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Landscape Ecology

, Volume 29, Issue 4, pp 745–758 | Cite as

Linking ecological condition and the soundscape in fragmented Australian forests

  • David TuckerEmail author
  • Stuart H. Gage
  • Ian Williamson
  • Susan Fuller
Research Article

Abstract

Natural landscapes are increasingly subjected to anthropogenic pressure and fragmentation resulting in reduced ecological condition. In this study we examined the relationship between ecological condition and the soundscape in fragmented forest remnants of south-east Queensland, Australia. The region is noted for its high biodiversity value and increased pressure associated with habitat fragmentation and urbanisation. Ten sites defined by a distinct open eucalypt forest community dominated by spotted gum (Corymbia citriodora ssp. variegata) were stratified based on patch size and patch connectivity. Each site underwent a series of detailed vegetation condition and landscape assessments, together with bird surveys and acoustic analysis using relative soundscape power. Univariate and multivariate analyses indicated that the measurement of relative soundscape power reflects ecological condition and bird species richness, and is dependent on the extent of landscape fragmentation. We conclude that acoustic monitoring technologies provide a cost effective tool for measuring ecological condition, especially in conjunction with established field observations and recordings.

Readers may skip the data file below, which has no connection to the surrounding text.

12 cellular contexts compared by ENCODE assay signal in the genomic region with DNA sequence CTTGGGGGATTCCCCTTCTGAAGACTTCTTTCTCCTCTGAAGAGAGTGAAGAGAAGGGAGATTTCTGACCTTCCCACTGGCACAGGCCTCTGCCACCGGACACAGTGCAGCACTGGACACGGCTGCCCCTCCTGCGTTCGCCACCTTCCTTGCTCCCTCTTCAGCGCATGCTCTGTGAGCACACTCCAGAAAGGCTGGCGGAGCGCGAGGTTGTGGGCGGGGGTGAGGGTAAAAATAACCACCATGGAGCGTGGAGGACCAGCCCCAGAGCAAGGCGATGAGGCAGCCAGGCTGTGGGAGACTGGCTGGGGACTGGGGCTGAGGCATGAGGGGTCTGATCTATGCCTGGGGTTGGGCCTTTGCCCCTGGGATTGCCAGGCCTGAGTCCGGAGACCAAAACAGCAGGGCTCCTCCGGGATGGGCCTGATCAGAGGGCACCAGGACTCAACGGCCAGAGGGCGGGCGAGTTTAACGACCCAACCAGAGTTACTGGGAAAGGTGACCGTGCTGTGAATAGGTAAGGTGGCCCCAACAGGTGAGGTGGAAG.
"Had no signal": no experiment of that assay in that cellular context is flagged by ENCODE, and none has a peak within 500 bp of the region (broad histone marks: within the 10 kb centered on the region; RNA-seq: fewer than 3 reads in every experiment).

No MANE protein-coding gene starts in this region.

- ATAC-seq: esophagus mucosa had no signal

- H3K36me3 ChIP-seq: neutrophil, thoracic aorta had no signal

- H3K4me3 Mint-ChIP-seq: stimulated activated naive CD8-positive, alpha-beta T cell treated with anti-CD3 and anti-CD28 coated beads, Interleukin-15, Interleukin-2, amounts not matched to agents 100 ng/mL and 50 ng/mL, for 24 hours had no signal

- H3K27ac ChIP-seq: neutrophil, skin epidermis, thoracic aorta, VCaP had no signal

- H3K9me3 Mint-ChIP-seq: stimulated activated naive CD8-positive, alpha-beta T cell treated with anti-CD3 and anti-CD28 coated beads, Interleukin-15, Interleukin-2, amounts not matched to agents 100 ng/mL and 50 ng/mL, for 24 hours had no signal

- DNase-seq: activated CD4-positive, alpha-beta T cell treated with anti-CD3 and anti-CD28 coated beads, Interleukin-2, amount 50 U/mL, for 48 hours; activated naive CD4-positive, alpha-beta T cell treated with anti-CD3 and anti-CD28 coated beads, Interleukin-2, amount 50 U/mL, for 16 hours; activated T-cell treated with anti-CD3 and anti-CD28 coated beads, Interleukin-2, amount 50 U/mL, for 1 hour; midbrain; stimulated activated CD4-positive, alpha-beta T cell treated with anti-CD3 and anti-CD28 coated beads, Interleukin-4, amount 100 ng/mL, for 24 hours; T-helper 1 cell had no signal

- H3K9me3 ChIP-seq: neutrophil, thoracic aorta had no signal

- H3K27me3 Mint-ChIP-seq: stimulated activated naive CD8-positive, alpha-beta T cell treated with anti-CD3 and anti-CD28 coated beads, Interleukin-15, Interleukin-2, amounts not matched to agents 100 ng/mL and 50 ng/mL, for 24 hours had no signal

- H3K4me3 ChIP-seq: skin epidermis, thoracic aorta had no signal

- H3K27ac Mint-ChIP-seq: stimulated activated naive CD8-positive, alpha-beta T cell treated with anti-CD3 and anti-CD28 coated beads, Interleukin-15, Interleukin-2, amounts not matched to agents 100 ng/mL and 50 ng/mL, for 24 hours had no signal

Keywords

Ecological condition Soundscape Acoustic monitoring Landscape Fragmentation Patch size Connectivity Bird species richness 

Notes

Acknowledgments

The authors gratefully acknowledge Paul Roe, Michael Towsey and Jason Wimmer for technological assistance, expertise and fruitful discussion, Tom Tarrant for expert analysis of bird calls, Peter Grace for his enthusiasm in supporting bioacoustics research, and the Institute for Future Environments, QUT for funding support. We would also like to thank Teresa Eyre and Annie Kelly from the Queensland DEHP for assistance with BioCondition and access to spatial data, and Peter Young for expert advice and assistance on locating our benchmark site. We would also like to acknowledge David Williams and his colleagues, DPI, in Tatura, Victoria for early work on attempting to relate acoustics to vegetation condition. The research was never published due to limited acoustic replication as the technology was not available at that time.

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Copyright information

© Springer Science+Business Media Dordrecht 2014

Authors and Affiliations

  • David Tucker
    • 1
    Email author
  • Stuart H. Gage
    • 2
  • Ian Williamson
    • 1
  • Susan Fuller
    • 1
  1. 1.Earth, Environmental and Biological Sciences, Science and Engineering FacultyQueensland University of TechnologyBrisbaneAustralia
  2. 2.Global Observatory for Ecosystem ServicesMichigan State UniversityEast LansingUSA

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